February 01, 2012

Linda Selwa, MD: Clinician, educator, baker

Linda Selwa, MD
What do you do at UMHS?

My work centers on optimizing clinical care in neurology and educating residents and fellows in neurology and epilepsy. I see patients, read EEG studies, and care for inpatients and epilepsy monitoring patients. In my administrative role, I focus on training six epilepsy fellows per year, improving the clinical side of the epilepsy program, and looking after the broader aspects of clinical care delivered in the department. My clinical research involves long-term cognition and quality of life issues in epilepsy.

What do you enjoy most about your work?

Medical care for brain disorders has always been the most intrinsically fascinating part of medicine for me. I enjoy the long-term relationship with patients and am moved by their determination to live life in the best possible way. Working with epilepsy surgery patients allows me to see the brain at work. I have a passion for optimizing learning — I like to understand the basic neuroscience that may eventually transform how we educate. I believe that service to others is what ultimately generates the most life satisfaction for all of us.

When you’re not working, what do you do?

I love to cook and bake for my husband and daughter — one always has the instant gratification of happy faces at the dinner table. Music is important to me, as well. I sang with the Life Sciences Orchestra last year in Mahler’s second symphony and I play piano. I also enjoy volunteering time as a neurologist at the Hope Medical Clinic.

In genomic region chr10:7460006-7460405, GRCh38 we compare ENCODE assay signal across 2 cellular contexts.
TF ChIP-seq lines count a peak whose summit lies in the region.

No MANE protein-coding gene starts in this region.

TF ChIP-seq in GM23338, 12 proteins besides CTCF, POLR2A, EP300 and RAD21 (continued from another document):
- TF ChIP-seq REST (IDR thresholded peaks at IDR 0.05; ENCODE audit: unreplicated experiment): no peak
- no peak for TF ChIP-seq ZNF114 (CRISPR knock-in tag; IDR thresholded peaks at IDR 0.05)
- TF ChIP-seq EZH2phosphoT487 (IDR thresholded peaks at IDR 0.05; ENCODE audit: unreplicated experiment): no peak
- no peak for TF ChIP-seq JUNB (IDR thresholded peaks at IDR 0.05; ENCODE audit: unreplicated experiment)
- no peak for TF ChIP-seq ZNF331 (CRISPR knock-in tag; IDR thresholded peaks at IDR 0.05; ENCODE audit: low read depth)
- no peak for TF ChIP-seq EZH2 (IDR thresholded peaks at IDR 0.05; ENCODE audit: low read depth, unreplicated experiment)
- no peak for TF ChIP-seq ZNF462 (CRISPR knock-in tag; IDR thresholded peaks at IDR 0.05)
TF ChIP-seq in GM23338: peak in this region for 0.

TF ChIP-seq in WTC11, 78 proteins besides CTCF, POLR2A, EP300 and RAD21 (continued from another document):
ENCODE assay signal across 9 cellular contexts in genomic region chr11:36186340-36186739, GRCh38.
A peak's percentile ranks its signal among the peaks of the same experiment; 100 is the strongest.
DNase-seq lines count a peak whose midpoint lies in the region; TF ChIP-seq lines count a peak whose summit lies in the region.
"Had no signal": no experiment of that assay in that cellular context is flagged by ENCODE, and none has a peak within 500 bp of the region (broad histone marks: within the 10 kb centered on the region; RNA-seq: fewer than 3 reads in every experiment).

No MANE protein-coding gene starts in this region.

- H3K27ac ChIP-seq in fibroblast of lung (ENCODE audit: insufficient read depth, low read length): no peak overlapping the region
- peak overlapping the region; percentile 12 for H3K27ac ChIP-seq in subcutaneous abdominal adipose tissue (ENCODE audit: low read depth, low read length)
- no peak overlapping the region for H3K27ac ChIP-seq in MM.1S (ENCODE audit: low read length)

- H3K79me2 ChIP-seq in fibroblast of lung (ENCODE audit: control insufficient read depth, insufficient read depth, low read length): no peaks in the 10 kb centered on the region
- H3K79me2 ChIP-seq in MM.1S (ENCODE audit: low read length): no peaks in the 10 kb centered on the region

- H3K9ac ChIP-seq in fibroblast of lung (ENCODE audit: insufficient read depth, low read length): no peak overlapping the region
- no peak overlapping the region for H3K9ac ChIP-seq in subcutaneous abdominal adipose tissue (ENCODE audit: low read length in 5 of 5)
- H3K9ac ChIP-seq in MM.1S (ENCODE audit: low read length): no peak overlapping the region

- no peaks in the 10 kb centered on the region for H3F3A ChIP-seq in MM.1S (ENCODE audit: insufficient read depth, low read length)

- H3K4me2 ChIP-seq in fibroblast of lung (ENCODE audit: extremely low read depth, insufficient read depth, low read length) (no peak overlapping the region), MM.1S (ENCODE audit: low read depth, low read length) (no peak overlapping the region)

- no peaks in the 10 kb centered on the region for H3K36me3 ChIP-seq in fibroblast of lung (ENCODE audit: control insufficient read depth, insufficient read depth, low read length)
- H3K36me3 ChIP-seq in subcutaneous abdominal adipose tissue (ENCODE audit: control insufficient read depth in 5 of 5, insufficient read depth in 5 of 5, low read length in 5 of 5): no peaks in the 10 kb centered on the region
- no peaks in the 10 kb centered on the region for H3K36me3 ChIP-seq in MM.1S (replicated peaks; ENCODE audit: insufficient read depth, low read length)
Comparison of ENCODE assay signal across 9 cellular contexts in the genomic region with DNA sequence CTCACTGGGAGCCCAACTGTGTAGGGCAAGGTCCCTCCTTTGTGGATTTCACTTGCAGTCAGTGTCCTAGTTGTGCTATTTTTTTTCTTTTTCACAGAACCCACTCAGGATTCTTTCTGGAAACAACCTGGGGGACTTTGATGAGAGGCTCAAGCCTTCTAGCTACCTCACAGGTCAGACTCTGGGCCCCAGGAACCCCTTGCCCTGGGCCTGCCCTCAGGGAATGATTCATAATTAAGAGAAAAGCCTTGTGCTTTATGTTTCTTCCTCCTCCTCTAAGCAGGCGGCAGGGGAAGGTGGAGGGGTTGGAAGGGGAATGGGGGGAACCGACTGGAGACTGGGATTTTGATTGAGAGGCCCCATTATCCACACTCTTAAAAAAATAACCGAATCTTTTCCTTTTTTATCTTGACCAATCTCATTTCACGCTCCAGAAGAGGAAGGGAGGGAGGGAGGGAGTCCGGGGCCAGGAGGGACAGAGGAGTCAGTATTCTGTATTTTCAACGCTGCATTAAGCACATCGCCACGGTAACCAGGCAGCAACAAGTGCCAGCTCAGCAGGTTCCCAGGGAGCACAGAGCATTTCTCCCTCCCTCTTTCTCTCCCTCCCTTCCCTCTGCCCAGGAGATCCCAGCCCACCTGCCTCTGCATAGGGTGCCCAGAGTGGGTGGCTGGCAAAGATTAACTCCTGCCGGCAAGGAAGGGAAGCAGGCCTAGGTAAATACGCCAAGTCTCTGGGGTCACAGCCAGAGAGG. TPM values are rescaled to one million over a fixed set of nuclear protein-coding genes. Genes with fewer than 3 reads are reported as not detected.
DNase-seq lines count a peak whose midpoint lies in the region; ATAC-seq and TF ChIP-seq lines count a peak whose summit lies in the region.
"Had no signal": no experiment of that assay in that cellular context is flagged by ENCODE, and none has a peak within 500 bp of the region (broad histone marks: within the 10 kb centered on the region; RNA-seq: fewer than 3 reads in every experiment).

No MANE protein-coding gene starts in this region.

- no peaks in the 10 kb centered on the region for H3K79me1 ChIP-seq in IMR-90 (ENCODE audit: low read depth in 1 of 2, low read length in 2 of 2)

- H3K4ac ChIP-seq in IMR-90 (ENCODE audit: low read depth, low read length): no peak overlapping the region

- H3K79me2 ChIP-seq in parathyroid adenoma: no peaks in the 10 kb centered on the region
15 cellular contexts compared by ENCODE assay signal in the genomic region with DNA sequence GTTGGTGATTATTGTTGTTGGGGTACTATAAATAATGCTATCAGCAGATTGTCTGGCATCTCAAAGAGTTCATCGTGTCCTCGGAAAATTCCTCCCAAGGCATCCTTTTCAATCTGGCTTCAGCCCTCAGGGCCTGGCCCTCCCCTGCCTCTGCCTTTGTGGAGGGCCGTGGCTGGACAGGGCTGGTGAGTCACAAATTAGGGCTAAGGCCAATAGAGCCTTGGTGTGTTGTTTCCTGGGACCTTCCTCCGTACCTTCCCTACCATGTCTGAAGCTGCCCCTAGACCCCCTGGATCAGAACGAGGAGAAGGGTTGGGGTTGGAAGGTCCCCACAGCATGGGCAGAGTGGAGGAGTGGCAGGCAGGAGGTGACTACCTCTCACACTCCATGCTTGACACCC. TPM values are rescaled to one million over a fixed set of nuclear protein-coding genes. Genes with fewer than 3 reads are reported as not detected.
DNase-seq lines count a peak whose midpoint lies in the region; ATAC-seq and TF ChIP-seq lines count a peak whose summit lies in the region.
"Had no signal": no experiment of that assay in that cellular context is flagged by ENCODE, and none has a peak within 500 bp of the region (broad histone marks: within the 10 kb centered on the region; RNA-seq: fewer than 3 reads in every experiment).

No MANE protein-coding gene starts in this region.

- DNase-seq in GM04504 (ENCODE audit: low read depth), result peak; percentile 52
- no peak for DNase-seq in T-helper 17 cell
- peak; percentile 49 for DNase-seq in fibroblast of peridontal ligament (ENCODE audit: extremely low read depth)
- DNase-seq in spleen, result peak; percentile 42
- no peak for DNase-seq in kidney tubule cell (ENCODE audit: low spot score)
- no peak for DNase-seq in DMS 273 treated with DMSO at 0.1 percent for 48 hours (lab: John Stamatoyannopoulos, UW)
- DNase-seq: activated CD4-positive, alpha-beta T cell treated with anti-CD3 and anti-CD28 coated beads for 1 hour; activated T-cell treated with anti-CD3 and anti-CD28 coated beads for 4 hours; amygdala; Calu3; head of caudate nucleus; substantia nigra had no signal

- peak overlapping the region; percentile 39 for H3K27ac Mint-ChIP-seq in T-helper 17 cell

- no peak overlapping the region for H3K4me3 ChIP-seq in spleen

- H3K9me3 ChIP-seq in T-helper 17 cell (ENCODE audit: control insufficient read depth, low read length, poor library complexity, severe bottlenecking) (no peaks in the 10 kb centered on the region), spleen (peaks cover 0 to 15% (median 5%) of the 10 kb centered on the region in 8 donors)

What’s the best advice you’ve ever received?

I tell my trainees ‘do more of what you truly enjoy.’ An important corollary is finding and increasing the enjoyment in things that need to be done. For me that always involves increasing the enjoyment of others. A teaching session can be dull and embarrassing, or affirming, invigorating and motivating. A sick patient visit can become a path to healing and deeper understanding.

What’s your favorite spot in Ann Arbor?

I have always felt very fortunate to have Hill Auditorium. The extraordinary acoustics, and the groups that come to take advantage of them, give us access to all the world’s music in a lovely setting.

What is something your colleagues don’t know about you?

I have just started harp lessons. I have always loved the combination of flute and harp music and my daughter and I could team up if I develop the skills. I have no idea whether I will have the brain plasticity to make anything like music, but I am determined to try.

What is your favorite destination outside Ann Arbor?

My favorite destination is the Swiss Alps. I love the languages and the culture, but most of all I love long climbs and walks in the mountains. My family can lose itself in the profound beauty and order of nature, but still stay within a few miles of a lovely dinner and comfortable room.